A minimum of two hours of following is required to constitute a valid assessment. Here the candidate’s ability to predict the animal’s movements and to recognise its tracks on the ground are critical aspects of the assessment. The candidate must conduct himself in a safe manner without causing disturbance to the animal trailed.The ‘following’ component examines the candidate’s mental focus as well as his/her physical stamina over a sustained period in often-difficult conditions. The ability to anticipate an animal’s movements in areas where tracks are difficult to see requires thousands of hours of practice and experience.

If a candidate is found competent in both components described above, he/she will receive the full Lead Tracker qualification. Due to exceptionally high level of skill required, very few trackers pass the Lead Tracker assessment on their first attempt. It is intended to be a rigorous test of knowledge and skill, which one takes pride in achieving.Should a candidate only pass one of the components, he/she is recognised as such and therefore only needs to be assessed on the outstanding skill area.

Richard Mthabine and Richard Khoza

The following are the results from the Lead Tracker course:

Lead Tracker – full qualification:

  • Richard Mthabine (2011, ex-Tracker Academy)
  • Richard Khoza (25 years’ experience)

Following Assessment – passed:

  • Fannie Mathonsi (20 years’ experience)
  • Robert Hlatshwayo (2010, ex-Tracker Academy)
  • Ruel Ngwenya (10 years’ experience)
  • Sydwell Mgiba (10 years’ experience)

Level 4 Assessment – passed (achieved results above the level 4 threshold on both components):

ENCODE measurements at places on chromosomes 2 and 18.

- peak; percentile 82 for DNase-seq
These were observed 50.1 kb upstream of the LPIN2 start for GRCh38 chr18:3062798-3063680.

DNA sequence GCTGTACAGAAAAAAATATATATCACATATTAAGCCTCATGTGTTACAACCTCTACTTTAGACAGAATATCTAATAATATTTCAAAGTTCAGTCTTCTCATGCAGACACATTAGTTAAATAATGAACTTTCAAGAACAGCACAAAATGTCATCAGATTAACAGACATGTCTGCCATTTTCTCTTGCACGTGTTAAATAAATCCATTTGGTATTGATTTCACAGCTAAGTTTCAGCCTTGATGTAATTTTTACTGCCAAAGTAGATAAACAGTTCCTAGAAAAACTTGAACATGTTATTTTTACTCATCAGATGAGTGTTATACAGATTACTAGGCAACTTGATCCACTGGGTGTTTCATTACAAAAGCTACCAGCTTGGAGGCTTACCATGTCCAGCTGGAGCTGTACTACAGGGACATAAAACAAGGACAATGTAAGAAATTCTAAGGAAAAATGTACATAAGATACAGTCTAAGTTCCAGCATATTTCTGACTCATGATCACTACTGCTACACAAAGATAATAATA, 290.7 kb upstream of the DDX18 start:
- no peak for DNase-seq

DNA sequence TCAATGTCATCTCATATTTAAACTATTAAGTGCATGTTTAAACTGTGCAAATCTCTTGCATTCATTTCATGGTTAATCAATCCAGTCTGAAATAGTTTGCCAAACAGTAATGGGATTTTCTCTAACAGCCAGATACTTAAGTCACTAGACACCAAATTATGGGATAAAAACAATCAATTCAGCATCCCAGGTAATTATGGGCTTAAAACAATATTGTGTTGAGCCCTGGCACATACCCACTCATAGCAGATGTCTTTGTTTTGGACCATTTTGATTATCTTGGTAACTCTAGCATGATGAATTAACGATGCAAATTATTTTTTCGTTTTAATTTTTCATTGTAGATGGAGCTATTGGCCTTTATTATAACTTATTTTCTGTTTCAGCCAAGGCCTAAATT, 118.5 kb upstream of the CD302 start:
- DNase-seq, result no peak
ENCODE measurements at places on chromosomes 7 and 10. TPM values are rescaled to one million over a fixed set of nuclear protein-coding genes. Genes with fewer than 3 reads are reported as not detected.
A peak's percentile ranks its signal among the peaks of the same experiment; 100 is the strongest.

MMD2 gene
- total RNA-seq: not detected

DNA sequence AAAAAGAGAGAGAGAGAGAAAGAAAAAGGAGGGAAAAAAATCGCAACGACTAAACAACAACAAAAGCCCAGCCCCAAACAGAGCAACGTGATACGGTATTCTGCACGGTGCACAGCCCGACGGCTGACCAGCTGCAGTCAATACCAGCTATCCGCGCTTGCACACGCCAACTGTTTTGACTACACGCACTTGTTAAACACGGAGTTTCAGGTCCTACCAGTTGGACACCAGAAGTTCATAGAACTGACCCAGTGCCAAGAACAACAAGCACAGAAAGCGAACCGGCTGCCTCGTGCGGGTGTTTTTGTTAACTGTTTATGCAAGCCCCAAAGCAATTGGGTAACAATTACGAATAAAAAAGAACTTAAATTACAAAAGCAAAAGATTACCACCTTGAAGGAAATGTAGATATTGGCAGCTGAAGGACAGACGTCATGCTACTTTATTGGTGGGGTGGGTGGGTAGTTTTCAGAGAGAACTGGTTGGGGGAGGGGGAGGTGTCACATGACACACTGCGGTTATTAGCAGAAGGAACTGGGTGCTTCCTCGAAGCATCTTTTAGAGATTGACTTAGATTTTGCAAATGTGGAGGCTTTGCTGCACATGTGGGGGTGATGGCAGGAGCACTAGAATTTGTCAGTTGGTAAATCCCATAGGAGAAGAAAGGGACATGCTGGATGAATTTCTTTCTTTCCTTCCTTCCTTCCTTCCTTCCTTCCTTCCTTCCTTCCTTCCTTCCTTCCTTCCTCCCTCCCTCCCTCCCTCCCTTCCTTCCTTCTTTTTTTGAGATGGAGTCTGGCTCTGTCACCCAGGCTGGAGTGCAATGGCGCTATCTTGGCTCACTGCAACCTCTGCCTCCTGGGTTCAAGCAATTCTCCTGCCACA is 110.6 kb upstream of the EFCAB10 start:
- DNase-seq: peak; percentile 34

• Innocent Ngwenya (2012, ex-Tracker Academy)
  • Khulekani Ndimande (2012, ex-Tracker Academy)

Well done to Richard Khoza and Richard Mthabine!

It must be remembered that Richard Mthabine was the only Tracker Academy student to score 100% in his final year assessment, a record that still stands. He certainly continued the same form into the Lead Tracker course. With only a standard 5 education at a rural school, Richard has excellent analytical skills that seem to come naturally. For the Tracker Academy to lift tracking skills to the next level, we need to find ways to train analytical skills to our students.

The course was intended to be a pilot intervention designed to create a framework for future Lead Tracker courses. FGASA was very supportive of the initiative, and awarded the Lead Tracker certificates with full recognition. In fact, FGASA suggested that we use the name, Lead Tracker, as it aligns the qualification with their other high-level guiding certificates. The next step will be for the SA College for Tourism Tracker Academy to propose the Lead Tracker programme for accreditation by the Culture, Arts, Tourism, Hospitality & Sport Education and Training Authority of South Africa (CATHSSETA), which would be the first officially accredited advanced tracking certificate (programme) in South Africa.I would like to thank the trainer, assessors and external assessor for their invaluable contribution to the training course and assessment. George Nkuna, Ian Thomas, Karel Benadie and Renias Mhlongo formed the core of the initiative. Thank you.

Story by Alex van den Heever
SA College for Tourism Tracker Academy Manager